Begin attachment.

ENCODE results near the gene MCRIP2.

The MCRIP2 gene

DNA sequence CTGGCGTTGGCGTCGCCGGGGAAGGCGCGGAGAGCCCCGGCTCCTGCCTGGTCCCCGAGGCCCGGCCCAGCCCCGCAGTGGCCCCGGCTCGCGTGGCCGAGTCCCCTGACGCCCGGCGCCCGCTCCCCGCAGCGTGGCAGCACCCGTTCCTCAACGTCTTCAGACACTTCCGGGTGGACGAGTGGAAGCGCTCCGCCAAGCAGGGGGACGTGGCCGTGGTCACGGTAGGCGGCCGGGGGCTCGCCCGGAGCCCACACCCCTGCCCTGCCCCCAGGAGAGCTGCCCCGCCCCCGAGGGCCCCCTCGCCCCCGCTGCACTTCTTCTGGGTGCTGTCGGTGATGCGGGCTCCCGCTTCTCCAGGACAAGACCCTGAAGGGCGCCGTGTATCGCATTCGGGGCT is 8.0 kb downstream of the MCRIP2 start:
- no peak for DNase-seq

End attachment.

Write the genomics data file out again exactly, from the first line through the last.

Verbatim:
ENCODE results near the gene MCRIP2.

The MCRIP2 gene

DNA sequence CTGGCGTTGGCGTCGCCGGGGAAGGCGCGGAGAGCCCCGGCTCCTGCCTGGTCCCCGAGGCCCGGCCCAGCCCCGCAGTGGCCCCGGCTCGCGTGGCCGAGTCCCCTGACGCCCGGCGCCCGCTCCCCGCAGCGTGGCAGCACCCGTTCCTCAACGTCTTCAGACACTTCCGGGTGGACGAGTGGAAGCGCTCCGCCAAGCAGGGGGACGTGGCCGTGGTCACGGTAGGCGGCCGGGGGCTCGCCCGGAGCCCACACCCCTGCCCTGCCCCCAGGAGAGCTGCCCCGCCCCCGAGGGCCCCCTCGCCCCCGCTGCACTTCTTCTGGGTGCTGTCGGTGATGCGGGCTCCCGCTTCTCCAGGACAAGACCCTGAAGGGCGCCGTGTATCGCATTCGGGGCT is 8.0 kb downstream of the MCRIP2 start:
- no peak for DNase-seq